The appeal is directed primarily to other members of the Order, as we have the primary responsibility to care for one another. Naturally though, he Trust will be more than happy to receive a donation from anyone who is moved to help.
You can watch the video on Youtube here, and if you’d like to make a donation then you can do that using this link.
I’ve recently completed a very intensive period of teaching, and can now turn my mind to planning for next year. I’ve already signed up to do two more retreats for Order members at Adhisthana in 2016, to complete the series of five retreats on The Mandala of Spiritual Practice. You will find details on my Teaching page. In addition, there will be one or two public retreats that I’ll publicise once they’re confirmed.
The issue that I keep reflecting on is: what contexts can I teach in that will bring the most long-term benefit? Over the last few years, since coming back from long retreat, I’ve focused mainly on leading retreats for Order members, with a few others for experienced practitioners, plus some weekends and other events at our public centres. All that has been very good, and the responses I’ve had have been very appreciative. However, my teaching time is running out. I just turned 65, and even if I’m fortunate to stay in reasonably good health, I probably only have at most another 10 years or so of active teaching. Do I keep doing what I’m doing, or for example do I focus on a small group of experienced people and work with them intensively, to pass on a lot of what I’ve learned to them before I die?
So I’m mulling over different ways of operating, which may have an impact on what else I do in 2016. Watch this space…
In late January I led a retreat for Order members at Adhisthana, Triratna’s new(ish) central place in the UK. It was part of a series of 5 retreats that I’m doing there, in which I’m exploring all the aspects of our mandala of spiritual practice. This latest one was on Positive Emotion. In it I explored positive emotion from several angles, including how to connect more deeply with loving-kindness and compassion, the practice of tonglen, and how positive emotion practices can be used to enable us to experience life without the usual tendency to experience everything in terms of a subject/object split.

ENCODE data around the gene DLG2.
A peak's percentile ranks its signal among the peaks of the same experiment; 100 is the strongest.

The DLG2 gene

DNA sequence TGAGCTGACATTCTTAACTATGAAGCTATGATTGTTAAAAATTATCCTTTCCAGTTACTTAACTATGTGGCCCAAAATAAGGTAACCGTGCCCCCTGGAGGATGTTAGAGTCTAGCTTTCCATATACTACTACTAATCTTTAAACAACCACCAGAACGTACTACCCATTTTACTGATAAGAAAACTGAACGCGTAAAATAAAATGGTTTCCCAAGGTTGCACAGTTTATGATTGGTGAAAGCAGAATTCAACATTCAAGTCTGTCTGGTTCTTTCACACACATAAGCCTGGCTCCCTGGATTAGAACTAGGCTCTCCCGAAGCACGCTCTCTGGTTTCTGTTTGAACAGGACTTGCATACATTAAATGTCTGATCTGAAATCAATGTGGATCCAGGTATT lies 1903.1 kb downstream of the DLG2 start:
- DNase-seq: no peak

There were over 90 people on the retreat, and virtually everything was recorded, including the presentations, the guided meditations and the pujas and rituals. You don’t have to be an Order member to listen to the recordings. So if you fancy spending a week on retreat with me, admittedly at one remove, and you’d like a glimpse into how things are when Order members come together to practise meditation and positive emotion, then you can find the recordings here on freebuddhistaudio.
With many thanks to Hattie Johnson for the editing work, and the guys at freebuddhistaudio for making it available. (Do consider giving them a donation, so they can continue to make all this material available.)
I’ve just written an article for Shabda looking at how we as an Order respond to unusual meditative experiences, and to people whose main ways of experiencing are non-rational: in terms of imagination, intuition, energy or mysticism. These kinds of people don’t always receive appropriate help and guidance when they present their experiences to Order members. I’ve written the article partly in the form of a quiz. Read it here and see how you do…
At the recent European Order Convention at Wymondham I did a short appeal for the Abhayaratna Trust. The Trust is set up to help members of the Triratna Buddhist Order who are in need. Some Order members struggle to meet their basic living costs, while others don’t have enough to enable them to pursue their Dharma practice or to play an active part in the life of the Order.
You can watch the video of what I said on Youtube here.
I think Abhayaratna is a really valuable cause, helping people who in many cases have given their lives to help establish Buddhism in the West. If you’d like to know more then you could visit the Trust’s website.
It’s taken a few months, but at last the recordings are available from the retreat on Spiritual Receptivity that I led for Order members at Adhisthana in February. It was a really good retreat with over 50 people. A lot of my retreats are either for Order members or fully-booked. So here’s your chance to eavesdrop on virtually all the sessions I led on the retreat, over 12 hours of material.
The theme is spiritual receptivity, which is at the heart of the Order’s mandala of spiritual practice. There were lots of aspects I could have focused on, such as spiritual friendship, but as it was a meditation retreat I concentrated on Just Sitting, which is the meditation (if you can call Just Sitting a meditation practice) that is particularly used to allow our receptivity to unfold.